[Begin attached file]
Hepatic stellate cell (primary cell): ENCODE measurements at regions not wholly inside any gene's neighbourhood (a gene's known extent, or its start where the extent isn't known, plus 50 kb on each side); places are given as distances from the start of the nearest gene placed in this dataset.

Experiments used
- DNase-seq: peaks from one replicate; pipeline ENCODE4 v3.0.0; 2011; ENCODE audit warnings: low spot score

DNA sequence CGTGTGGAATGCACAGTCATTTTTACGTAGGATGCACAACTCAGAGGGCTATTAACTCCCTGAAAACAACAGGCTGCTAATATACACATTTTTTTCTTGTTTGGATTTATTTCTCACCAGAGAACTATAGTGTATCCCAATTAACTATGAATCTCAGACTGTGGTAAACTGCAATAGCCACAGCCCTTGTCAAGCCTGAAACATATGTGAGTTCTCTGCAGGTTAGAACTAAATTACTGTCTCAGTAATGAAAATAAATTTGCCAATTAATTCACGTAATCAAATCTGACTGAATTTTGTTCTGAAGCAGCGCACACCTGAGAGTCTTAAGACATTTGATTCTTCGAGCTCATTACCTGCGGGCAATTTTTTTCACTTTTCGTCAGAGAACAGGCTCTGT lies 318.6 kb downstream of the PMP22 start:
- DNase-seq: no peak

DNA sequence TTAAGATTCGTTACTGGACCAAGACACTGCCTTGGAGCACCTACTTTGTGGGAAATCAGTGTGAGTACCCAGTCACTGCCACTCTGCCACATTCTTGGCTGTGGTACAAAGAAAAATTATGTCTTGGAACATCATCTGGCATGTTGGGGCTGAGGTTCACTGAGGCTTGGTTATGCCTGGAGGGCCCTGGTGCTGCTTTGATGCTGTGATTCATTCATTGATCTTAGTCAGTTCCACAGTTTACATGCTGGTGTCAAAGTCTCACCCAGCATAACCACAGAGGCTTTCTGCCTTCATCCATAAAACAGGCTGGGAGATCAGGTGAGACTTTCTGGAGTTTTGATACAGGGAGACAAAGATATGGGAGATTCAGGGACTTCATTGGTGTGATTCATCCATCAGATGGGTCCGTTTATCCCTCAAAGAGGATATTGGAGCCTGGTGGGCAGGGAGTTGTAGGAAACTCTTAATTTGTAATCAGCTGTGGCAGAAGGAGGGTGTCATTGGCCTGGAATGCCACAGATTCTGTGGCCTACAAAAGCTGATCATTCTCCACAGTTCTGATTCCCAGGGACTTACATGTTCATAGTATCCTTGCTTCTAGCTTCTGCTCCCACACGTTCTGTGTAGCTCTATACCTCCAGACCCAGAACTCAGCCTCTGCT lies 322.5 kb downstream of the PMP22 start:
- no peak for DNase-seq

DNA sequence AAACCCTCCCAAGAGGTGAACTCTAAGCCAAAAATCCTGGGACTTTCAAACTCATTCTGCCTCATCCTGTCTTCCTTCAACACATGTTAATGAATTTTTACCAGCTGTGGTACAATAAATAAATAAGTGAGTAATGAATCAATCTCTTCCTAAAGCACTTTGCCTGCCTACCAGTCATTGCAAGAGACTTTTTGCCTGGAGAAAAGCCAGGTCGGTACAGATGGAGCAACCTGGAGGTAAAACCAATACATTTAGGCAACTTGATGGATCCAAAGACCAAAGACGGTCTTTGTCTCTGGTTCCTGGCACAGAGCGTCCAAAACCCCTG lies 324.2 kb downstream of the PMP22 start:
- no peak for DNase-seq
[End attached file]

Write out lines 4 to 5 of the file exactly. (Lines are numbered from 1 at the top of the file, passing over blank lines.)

DNA sequence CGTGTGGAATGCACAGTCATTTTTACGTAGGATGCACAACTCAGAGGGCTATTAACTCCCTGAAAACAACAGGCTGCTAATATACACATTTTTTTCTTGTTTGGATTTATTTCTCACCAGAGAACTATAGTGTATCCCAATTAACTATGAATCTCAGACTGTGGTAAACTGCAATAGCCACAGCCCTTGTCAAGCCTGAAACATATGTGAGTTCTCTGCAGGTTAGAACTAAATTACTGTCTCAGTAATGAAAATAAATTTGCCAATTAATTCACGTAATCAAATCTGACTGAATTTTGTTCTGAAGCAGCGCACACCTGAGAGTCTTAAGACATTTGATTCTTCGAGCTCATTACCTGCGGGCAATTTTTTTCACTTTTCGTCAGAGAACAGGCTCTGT lies 318.6 kb downstream of the PMP22 start:
- DNase-seq: no peak